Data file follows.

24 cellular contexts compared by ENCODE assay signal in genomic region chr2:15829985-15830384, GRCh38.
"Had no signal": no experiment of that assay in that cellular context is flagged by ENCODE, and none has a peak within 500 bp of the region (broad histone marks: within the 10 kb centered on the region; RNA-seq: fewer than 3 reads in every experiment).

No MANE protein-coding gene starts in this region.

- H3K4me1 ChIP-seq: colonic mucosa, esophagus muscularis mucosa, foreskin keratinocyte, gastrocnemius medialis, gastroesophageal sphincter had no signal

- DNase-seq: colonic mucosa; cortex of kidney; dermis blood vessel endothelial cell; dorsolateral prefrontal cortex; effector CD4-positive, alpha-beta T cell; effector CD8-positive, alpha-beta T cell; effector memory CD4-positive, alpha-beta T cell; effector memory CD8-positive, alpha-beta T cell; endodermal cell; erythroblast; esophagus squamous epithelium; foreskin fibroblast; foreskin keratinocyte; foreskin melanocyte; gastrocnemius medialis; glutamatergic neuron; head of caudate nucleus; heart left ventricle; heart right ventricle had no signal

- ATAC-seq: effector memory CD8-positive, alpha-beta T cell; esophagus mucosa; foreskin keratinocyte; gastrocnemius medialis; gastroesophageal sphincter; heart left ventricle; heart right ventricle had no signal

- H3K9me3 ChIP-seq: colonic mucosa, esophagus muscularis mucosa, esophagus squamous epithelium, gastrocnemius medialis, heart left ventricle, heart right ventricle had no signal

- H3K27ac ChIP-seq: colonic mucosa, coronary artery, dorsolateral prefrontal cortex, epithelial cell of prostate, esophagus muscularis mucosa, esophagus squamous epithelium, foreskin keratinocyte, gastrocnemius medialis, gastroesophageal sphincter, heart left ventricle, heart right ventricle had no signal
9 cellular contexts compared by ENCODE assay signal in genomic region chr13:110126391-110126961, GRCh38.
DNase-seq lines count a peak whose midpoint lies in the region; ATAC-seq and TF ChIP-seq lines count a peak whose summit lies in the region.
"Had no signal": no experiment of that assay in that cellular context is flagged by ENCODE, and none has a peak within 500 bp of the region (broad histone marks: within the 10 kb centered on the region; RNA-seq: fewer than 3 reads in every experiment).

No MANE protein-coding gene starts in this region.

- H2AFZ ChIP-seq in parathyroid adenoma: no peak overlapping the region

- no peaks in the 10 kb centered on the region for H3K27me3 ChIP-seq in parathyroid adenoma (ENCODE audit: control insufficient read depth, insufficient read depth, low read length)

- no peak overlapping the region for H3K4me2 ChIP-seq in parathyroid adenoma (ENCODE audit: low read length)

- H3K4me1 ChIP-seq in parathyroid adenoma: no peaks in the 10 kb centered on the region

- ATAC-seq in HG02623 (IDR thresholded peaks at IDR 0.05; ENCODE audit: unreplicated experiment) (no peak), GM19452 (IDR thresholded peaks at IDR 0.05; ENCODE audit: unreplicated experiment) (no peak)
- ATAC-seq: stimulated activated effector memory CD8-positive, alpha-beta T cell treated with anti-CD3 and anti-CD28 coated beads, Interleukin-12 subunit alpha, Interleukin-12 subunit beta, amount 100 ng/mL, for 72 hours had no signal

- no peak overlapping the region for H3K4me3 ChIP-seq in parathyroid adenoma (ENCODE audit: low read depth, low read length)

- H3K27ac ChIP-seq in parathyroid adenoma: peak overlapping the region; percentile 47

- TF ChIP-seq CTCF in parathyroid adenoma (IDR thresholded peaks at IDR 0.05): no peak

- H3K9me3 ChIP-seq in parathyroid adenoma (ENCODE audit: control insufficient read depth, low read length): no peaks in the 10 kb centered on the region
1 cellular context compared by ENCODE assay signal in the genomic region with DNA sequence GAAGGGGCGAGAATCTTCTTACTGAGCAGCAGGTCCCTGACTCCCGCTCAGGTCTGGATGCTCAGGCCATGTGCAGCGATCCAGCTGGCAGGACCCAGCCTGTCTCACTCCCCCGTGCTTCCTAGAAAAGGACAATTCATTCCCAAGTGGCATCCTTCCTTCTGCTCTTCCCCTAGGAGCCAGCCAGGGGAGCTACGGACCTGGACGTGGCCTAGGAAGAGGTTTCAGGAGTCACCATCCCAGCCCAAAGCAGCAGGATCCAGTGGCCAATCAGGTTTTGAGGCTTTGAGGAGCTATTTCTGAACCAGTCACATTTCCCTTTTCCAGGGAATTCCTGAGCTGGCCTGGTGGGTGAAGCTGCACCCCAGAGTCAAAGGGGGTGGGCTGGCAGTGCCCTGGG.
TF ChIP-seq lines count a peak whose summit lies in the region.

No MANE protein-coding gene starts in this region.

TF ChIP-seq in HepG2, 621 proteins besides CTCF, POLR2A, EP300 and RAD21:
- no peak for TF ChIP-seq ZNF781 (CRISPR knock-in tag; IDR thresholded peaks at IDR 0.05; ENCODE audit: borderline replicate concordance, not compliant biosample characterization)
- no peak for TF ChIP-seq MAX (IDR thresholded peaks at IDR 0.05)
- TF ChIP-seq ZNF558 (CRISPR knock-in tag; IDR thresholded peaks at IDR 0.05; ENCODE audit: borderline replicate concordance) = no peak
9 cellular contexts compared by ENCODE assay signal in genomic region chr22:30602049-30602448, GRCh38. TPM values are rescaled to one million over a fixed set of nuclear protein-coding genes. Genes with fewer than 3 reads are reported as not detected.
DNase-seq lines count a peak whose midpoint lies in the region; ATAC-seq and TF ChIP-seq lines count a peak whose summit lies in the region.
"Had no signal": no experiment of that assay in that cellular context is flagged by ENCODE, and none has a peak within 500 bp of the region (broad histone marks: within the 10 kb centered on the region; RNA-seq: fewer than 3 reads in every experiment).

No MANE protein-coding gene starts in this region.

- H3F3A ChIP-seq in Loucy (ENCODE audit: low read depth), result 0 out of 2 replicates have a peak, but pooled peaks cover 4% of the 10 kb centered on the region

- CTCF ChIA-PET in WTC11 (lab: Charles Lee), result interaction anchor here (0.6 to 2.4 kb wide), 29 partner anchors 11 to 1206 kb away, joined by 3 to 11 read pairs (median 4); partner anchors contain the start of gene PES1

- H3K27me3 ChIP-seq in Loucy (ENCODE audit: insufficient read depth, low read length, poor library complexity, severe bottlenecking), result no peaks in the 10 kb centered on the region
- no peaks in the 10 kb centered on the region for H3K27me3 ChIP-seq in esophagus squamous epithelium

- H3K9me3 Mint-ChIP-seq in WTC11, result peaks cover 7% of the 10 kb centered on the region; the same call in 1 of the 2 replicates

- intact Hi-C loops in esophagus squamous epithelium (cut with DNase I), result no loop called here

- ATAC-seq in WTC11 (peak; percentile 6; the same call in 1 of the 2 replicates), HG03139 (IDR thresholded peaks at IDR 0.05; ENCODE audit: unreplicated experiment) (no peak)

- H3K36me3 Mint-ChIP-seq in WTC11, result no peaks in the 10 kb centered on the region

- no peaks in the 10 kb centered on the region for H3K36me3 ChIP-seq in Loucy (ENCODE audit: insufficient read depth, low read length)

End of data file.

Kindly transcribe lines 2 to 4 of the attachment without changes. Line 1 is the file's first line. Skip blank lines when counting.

"Had no signal": no experiment of that assay in that cellular context is flagged by ENCODE, and none has a peak within 500 bp of the region (broad histone marks: within the 10 kb centered on the region; RNA-seq: fewer than 3 reads in every experiment).

No MANE protein-coding gene starts in this region.

- H3K4me1 ChIP-seq: colonic mucosa, esophagus muscularis mucosa, foreskin keratinocyte, gastrocnemius medialis, gastroesophageal sphincter had no signal